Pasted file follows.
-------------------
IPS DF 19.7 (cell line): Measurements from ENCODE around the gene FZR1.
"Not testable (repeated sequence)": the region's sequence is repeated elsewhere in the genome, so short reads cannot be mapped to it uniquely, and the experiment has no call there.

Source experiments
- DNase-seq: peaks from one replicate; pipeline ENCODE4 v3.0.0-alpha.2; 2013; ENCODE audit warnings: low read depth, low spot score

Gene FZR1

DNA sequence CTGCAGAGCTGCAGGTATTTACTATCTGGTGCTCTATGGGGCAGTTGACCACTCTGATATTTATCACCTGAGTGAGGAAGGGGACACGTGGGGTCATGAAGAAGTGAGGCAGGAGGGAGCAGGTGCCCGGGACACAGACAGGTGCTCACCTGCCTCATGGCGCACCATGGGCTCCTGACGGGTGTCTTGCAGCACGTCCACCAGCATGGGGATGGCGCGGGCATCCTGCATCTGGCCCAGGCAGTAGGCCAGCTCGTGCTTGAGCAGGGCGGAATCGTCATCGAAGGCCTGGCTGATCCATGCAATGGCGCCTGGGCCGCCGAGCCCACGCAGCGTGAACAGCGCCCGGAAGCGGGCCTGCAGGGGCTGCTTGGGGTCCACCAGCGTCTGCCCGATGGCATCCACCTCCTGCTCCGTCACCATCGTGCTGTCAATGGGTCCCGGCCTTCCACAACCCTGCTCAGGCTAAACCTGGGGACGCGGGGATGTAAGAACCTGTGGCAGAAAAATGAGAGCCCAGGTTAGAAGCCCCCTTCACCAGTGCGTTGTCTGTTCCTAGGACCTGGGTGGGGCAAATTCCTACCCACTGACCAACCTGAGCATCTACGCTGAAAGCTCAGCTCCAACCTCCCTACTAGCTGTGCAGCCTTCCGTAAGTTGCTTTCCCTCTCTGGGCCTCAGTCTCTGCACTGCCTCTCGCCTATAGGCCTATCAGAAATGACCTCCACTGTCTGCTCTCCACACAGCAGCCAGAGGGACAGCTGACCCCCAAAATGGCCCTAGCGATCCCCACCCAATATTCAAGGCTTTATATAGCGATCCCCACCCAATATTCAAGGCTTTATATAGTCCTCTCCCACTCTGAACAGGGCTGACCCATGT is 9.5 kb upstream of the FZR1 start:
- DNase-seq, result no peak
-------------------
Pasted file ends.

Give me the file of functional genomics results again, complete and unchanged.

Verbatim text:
IPS DF 19.7 (cell line): Measurements from ENCODE around the gene FZR1.
"Not testable (repeated sequence)": the region's sequence is repeated elsewhere in the genome, so short reads cannot be mapped to it uniquely, and the experiment has no call there.

Source experiments
- DNase-seq: peaks from one replicate; pipeline ENCODE4 v3.0.0-alpha.2; 2013; ENCODE audit warnings: low read depth, low spot score

Gene FZR1

DNA sequence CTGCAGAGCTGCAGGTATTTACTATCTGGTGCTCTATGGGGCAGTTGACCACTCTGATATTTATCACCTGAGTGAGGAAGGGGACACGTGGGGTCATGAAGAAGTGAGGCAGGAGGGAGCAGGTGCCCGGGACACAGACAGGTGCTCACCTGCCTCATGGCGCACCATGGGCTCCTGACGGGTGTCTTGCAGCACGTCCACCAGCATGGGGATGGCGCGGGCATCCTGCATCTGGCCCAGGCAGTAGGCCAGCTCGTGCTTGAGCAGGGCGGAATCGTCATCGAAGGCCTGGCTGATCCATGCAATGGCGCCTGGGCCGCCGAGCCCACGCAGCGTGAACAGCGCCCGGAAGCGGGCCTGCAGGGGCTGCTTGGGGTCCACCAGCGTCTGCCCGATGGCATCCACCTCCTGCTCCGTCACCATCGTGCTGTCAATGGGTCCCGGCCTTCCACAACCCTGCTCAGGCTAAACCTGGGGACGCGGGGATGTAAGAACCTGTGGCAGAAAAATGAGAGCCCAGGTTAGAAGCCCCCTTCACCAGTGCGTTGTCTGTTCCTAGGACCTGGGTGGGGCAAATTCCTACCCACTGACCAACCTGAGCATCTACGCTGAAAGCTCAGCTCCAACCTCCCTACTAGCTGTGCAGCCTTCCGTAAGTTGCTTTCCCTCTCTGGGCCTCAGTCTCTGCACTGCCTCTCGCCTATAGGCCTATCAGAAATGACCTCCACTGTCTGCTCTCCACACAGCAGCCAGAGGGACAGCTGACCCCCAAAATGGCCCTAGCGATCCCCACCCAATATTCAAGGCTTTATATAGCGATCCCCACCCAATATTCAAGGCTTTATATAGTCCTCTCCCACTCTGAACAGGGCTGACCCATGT is 9.5 kb upstream of the FZR1 start:
- DNase-seq, result no peak